Share this article:
The company said earlier this month it had secured the Series E financing led by Fidelity Management & Research Co. to accelerate the commercial use of its technology in electric vehicles.
“This series should take us through to the next stage,” Rango told the Business Journal on Feb.10. “We’re definitely evaluating other expansion options, acceleration options essentially.”
He added: “It’s not determined just yet, but I think that this money could very well take us through to an IPO down the road” and that could be “within two years.”
That listing could come from a traditional initial public offering or the currently popular special purpose acquisition company (SPAC) route, which is a faster way to public trading.
“We still have to evaluate what’s best for us, in terms of whether it’s a SPAC or a traditional IPO,” Rango said, emphasizing that there are no plans to sell the company.
The funding comes amid a period of heavy interest, and investments, for electric vehicle makers and related businesses, which have a large and growing base in Orange County.
Irvine’s Rivian, a maker of electric delivery vans for Amazon as well as electric-powered trucks and SUVs for consumers, is reportedly eyeing its own IPO later this year. Such a deal is expected to vault Rivian’s valuation to the $50 billion range, which would make it OC’s second most-valuable public company, trailing only Edwards Lifesciences Corp.
“It’s going to enable us to accelerate our commercialization of our battery technology,” Enevate’s Rango said of the Series E. “The whole electric vehicle space is definitely accelerating. The market’s obviously attracting a lot of new investors.”
With the latest funding round, Enevate has raised $191 million to date.
The company’s been around since 2005; its technical advisers include John Goodenough, who in 2019 won a Nobel Prize in chemistry.
Enevate founder and Chief Technology Officer Benjamin Park was a Business Journal Innovator of the Year Award recipient in 2016.
Enevate initially focused on developing batteries for cellphones and other consumer electronics before pivoting to the auto industry in 2016.
Its goal is to allow electric cars to be charged as fast as refueling a gas car.
While the company’s main focus is electric cars, which need fast charging, Enevate also sees a market for other electric vehicles and for power tools such as drills and hedge trimmers.
Enevate develops silicon-dominant, lithium-ion battery technology. Its XFC-Energy platform provides five-minute charging with high-energy density, low temperature operation for cold climates, low cost and safety advantages over conventional graphite lithium-ion batteries.
“As our fast-charge technology is implemented, we see a day in the not-too-distant future when EV drivers will be able to pull up to drive-thru charging stations that will look much like today’s gas stations, charge up and be back on the road in five minutes,” according to Rango, a former executive vice president at Broadcom’s mobile and wireless group.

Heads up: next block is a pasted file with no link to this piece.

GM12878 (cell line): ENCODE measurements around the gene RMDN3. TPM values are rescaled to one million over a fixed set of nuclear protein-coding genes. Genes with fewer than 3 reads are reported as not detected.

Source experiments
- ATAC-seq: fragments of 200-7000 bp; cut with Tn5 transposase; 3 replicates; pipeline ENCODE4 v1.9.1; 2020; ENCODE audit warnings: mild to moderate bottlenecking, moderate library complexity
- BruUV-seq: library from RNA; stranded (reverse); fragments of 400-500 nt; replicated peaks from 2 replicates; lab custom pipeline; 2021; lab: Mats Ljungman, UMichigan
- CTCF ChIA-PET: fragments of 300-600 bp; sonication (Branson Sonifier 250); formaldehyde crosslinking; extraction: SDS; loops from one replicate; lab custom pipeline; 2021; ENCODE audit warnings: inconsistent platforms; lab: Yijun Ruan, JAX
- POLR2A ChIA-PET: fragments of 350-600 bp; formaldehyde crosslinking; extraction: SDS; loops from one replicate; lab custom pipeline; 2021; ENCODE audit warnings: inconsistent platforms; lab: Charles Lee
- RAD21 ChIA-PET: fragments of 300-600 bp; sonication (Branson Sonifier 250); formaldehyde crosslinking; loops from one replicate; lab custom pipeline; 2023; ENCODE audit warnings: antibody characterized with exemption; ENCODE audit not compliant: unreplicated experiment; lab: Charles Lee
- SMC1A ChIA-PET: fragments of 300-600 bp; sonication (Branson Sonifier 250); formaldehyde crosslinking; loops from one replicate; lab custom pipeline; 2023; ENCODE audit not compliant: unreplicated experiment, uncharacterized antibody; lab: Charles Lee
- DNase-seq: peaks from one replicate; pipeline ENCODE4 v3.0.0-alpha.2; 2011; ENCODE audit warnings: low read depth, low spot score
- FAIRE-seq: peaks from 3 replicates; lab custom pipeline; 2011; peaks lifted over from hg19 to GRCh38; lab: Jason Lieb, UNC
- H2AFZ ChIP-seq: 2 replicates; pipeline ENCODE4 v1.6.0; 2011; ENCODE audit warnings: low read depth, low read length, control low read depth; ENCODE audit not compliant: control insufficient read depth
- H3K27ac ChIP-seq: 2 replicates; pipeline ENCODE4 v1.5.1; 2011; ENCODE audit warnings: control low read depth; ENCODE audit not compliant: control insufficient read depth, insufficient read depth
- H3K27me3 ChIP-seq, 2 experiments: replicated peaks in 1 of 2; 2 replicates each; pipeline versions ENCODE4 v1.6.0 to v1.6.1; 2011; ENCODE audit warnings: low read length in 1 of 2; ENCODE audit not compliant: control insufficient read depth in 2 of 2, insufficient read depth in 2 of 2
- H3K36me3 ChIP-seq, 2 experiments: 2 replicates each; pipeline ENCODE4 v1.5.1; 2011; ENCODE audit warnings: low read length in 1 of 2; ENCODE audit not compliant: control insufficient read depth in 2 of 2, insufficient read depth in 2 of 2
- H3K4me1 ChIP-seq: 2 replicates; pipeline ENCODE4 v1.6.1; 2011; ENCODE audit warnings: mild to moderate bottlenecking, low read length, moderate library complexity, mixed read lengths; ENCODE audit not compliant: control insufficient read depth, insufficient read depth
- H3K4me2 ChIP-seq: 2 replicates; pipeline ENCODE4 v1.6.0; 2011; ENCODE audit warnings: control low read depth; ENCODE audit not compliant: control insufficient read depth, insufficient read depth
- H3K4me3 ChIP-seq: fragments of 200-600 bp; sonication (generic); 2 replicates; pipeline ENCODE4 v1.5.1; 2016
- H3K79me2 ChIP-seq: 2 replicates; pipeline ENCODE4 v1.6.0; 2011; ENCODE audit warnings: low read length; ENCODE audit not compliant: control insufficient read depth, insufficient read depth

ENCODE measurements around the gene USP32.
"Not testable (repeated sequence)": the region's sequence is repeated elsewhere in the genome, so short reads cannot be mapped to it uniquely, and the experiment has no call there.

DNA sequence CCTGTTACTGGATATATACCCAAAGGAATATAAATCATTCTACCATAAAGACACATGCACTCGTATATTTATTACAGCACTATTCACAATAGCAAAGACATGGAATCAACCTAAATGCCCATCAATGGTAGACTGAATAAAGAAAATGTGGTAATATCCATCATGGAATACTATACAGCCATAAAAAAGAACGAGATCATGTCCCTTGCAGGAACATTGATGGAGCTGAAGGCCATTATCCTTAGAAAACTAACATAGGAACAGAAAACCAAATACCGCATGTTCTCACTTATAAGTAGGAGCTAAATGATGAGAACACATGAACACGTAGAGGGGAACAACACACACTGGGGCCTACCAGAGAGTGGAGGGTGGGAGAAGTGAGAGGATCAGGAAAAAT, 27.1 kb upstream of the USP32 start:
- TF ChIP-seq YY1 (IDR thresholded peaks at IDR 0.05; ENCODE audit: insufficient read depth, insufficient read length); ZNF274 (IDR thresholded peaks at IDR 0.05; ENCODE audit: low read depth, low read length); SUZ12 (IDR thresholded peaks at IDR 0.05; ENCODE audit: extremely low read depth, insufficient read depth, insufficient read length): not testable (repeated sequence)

Enevate licenses intellectual property and transfers technology to electric vehicle automotive companies and battery makers worldwide. The company has more than 350 patents issued and in process.
Enevate does not manufacture the batteries themselves for mass production, but the company does make sample cells for evaluation and is considering production for non-automotive markets.
Rango predicts the Biden administration will provide the impetus for more electric-powered vehicles in the U.S. following the decision to re-enter the Paris climate accord, noting that European automakers have been “more motivated” to make the switch.
Under the Paris Agreement adopted in 2015, nearly 200 nations have vowed to reduce global warming emissions to curb climate change.
Enevate said existing investors Mission Ventures and Infinite Potential Technologies also participated in the Series E round with Fidelity. They and Tsing Capital own the majority of Enevate, according to the CEO.
The company’s other investors include Renault-Nissan-Mitsubishi (Alliance Ventures), LG Chem and Samsung Venture Investment Corp.
Enevate said it will be hiring “additional personnel with an emphasis on scientists and engineers” as it grows. It was advertising for 19 open positions on its website as of Feb. 16, including senior cell design scientist, senior scientist (anode) and facility engineer.
Along with the auto industry, the company also sees plenty of use for its fast-charging battery technology in power tools.
“Power tool users, especially in areas such as the home, industrial, and business construction, need portable power tools with longer battery runtimes and the ability to work in cold temperatures,” Park said on the company’s website.
Power tools with Enevate silicon cell technology will be lighter and more powerful due to increased energy and power density of the cells, according to the company.
For digital licensing requests for this article, Contact Kim Lopez